10.1111/petr.13571 Live vaccines after pediatric solid organ transplant: Proceedings of a consensus meeting, 2018
10.1111/petr.13357 Various initial presentations of Epstein‐Barr virus infection‐associated post‐transplant lymphoproliferative disorder in pediatric liver transplantation recipients: Case series and literature review
10.1111/petr.13465 Physical activity and aerobic fitness in children after liver transplantation
10.1111/petr.13346 Medication adherence in pediatric renal transplant patients: The role of family functioning and parent health locus of control
10.1111/petr.13373 Communication about prognosis and end‐of‐life in pediatric organ failure and transplantation
10.1111/petr.13548 Severe heart failure and the need for mechanical circulatory support and heart transplantation in pediatric patients with myocarditis: Results from the prospective multicenter registry “MYKKE”
10.1111/petr.13360 Prediction of mortality following pediatric heart transplant using machine learning algorithms
10.1111/petr.13605 Society of pediatric liver transplantation: Current registry status 2011‐2018
10.1111/petr.13397 Unrelated donor hematopoietic stem cell transplantation for pediatric de novo acute myeloid leukemia with intermediate‐ or high‐risk cytogenetics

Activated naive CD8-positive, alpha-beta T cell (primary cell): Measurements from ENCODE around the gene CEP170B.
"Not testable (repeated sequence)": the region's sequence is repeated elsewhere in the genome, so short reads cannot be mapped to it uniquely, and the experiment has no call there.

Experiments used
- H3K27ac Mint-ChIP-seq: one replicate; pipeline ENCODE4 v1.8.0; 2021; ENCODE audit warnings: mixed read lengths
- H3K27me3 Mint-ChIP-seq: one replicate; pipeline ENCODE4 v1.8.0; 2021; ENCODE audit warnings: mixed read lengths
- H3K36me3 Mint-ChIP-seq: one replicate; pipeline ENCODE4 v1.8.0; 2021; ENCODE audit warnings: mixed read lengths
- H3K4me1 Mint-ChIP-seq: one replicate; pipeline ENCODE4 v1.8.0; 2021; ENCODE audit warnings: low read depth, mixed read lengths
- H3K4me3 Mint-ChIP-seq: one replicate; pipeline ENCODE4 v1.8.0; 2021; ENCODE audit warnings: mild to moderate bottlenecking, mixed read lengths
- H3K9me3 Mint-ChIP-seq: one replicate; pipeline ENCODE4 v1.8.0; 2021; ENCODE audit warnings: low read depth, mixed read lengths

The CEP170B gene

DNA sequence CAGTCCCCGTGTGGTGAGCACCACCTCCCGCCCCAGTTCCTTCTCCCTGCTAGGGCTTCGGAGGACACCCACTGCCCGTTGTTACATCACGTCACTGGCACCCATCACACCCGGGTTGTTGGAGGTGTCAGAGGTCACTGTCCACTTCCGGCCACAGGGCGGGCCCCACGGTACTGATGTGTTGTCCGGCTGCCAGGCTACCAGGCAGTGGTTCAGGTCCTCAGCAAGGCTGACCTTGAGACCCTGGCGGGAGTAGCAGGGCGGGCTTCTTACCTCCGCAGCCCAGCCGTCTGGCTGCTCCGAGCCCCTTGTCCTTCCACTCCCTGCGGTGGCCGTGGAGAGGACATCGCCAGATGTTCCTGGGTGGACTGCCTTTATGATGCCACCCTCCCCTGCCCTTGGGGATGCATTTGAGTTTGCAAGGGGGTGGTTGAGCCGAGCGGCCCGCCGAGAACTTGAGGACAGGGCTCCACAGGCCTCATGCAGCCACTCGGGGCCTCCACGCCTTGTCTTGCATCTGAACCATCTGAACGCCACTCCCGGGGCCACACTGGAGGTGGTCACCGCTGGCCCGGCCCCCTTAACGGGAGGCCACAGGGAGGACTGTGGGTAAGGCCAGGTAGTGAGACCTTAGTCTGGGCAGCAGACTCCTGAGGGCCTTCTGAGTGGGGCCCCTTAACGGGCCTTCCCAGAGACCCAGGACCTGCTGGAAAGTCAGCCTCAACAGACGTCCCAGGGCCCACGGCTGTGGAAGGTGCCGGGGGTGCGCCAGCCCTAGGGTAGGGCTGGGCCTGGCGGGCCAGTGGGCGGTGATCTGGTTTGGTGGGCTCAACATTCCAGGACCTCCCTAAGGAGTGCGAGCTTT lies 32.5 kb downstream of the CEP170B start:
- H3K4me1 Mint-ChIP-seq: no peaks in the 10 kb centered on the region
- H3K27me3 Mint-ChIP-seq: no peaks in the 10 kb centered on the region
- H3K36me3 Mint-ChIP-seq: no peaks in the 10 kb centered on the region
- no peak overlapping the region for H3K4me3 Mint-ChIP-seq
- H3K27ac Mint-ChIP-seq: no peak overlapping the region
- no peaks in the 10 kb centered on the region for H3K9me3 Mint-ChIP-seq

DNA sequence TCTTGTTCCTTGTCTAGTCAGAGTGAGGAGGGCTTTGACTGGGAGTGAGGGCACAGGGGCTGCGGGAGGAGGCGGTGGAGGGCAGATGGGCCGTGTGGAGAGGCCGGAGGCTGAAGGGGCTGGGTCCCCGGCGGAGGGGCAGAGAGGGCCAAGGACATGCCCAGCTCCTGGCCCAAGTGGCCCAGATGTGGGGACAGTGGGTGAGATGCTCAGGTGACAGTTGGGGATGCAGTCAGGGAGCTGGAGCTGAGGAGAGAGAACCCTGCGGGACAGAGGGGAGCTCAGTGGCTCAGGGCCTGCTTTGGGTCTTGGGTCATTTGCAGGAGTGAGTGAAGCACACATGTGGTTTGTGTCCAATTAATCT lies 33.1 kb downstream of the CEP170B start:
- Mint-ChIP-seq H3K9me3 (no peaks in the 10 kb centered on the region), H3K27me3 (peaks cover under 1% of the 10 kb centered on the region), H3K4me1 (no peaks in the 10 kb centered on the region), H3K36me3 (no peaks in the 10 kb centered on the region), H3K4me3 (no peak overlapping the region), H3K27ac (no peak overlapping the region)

10.1111/petr.13469 Risk factors associated with allograft failure in pediatric kidney transplant recipients with focal segmental glomerulosclerosis
10.1111/petr.13597 Kidney transplant practice patterns and outcome benchmarks over 30 years: The 2018 report of the NAPRTCS
10.1111/petr.13406 The experience of combined and sequential liver and kidney transplantation from a single living donor in patients with primary hyperoxaluria type 1

IPTA Virtual
Journal Club

Join us for IPTA Virtual Journal Club! The Education Committee and Publications Committee of IPTA have collaborated to bring you a journal club-style discussion of the recent work of Dr. Anna Gold, Bianca Bondi, and their colleagues in Toronto, looking at early school-age cognitive performance after pediatric heart transplantation. This paper was published in Pediatric Transplantation in December of 2020.


  • Anna Gold, PhD
    C. Psych Transplant and Regenerative Medicine Centre SickKids Hospital Toronto, Canada

  • Bianca Bondi, MA, PhD Candidate
    York University, Toronto, Canada


  • Katherine Twombley, MD
    Pediatric Nephrology, Medical University of South Carolina

  • Jonathan Johnson, MD